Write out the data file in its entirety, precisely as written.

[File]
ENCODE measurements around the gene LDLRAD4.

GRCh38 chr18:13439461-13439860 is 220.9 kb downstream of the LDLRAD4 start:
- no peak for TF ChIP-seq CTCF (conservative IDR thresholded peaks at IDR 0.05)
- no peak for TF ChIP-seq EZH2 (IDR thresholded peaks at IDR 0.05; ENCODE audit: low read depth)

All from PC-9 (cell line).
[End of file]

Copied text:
ENCODE measurements around the gene LDLRAD4.

GRCh38 chr18:13439461-13439860 is 220.9 kb downstream of the LDLRAD4 start:
- no peak for TF ChIP-seq CTCF (conservative IDR thresholded peaks at IDR 0.05)
- no peak for TF ChIP-seq EZH2 (IDR thresholded peaks at IDR 0.05; ENCODE audit: low read depth)

All from PC-9 (cell line).